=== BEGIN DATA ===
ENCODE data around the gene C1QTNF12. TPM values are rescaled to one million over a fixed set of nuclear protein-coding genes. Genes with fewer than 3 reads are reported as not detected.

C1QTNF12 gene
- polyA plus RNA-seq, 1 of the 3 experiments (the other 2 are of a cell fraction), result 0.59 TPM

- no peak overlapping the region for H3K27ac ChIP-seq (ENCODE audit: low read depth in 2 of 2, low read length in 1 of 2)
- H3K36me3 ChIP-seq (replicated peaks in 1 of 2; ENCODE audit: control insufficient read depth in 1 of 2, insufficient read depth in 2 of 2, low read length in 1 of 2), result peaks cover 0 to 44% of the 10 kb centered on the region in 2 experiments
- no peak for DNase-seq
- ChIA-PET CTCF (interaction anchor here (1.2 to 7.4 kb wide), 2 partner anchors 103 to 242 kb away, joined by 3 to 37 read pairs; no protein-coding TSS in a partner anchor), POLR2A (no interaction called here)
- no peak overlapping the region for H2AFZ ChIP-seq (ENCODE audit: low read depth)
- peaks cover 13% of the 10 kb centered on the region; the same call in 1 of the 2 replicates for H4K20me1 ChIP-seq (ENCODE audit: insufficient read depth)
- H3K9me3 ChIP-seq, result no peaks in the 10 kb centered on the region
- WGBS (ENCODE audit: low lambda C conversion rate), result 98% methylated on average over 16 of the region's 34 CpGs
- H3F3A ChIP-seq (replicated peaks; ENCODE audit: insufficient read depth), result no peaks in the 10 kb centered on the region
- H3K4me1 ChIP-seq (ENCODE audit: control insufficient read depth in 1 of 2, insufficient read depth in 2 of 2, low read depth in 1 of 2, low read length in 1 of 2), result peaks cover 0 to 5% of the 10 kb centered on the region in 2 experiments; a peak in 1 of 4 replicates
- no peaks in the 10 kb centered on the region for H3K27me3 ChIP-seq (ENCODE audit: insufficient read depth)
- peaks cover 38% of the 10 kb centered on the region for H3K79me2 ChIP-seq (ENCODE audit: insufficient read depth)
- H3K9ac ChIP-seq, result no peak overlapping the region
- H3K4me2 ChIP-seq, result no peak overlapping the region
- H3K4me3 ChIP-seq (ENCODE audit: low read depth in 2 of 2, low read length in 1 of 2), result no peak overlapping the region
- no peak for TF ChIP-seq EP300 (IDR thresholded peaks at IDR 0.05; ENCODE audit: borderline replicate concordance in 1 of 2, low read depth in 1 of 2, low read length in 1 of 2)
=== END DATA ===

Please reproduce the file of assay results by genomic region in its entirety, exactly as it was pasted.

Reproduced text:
ENCODE data around the gene C1QTNF12. TPM values are rescaled to one million over a fixed set of nuclear protein-coding genes. Genes with fewer than 3 reads are reported as not detected.

C1QTNF12 gene
- polyA plus RNA-seq, 1 of the 3 experiments (the other 2 are of a cell fraction), result 0.59 TPM

- no peak overlapping the region for H3K27ac ChIP-seq (ENCODE audit: low read depth in 2 of 2, low read length in 1 of 2)
- H3K36me3 ChIP-seq (replicated peaks in 1 of 2; ENCODE audit: control insufficient read depth in 1 of 2, insufficient read depth in 2 of 2, low read length in 1 of 2), result peaks cover 0 to 44% of the 10 kb centered on the region in 2 experiments
- no peak for DNase-seq
- ChIA-PET CTCF (interaction anchor here (1.2 to 7.4 kb wide), 2 partner anchors 103 to 242 kb away, joined by 3 to 37 read pairs; no protein-coding TSS in a partner anchor), POLR2A (no interaction called here)
- no peak overlapping the region for H2AFZ ChIP-seq (ENCODE audit: low read depth)
- peaks cover 13% of the 10 kb centered on the region; the same call in 1 of the 2 replicates for H4K20me1 ChIP-seq (ENCODE audit: insufficient read depth)
- H3K9me3 ChIP-seq, result no peaks in the 10 kb centered on the region
- WGBS (ENCODE audit: low lambda C conversion rate), result 98% methylated on average over 16 of the region's 34 CpGs
- H3F3A ChIP-seq (replicated peaks; ENCODE audit: insufficient read depth), result no peaks in the 10 kb centered on the region
- H3K4me1 ChIP-seq (ENCODE audit: control insufficient read depth in 1 of 2, insufficient read depth in 2 of 2, low read depth in 1 of 2, low read length in 1 of 2), result peaks cover 0 to 5% of the 10 kb centered on the region in 2 experiments; a peak in 1 of 4 replicates
- no peaks in the 10 kb centered on the region for H3K27me3 ChIP-seq (ENCODE audit: insufficient read depth)
- peaks cover 38% of the 10 kb centered on the region for H3K79me2 ChIP-seq (ENCODE audit: insufficient read depth)
- H3K9ac ChIP-seq, result no peak overlapping the region
- H3K4me2 ChIP-seq, result no peak overlapping the region
- H3K4me3 ChIP-seq (ENCODE audit: low read depth in 2 of 2, low read length in 1 of 2), result no peak overlapping the region
- no peak for TF ChIP-seq EP300 (IDR thresholded peaks at IDR 0.05; ENCODE audit: borderline replicate concordance in 1 of 2, low read depth in 1 of 2, low read length in 1 of 2)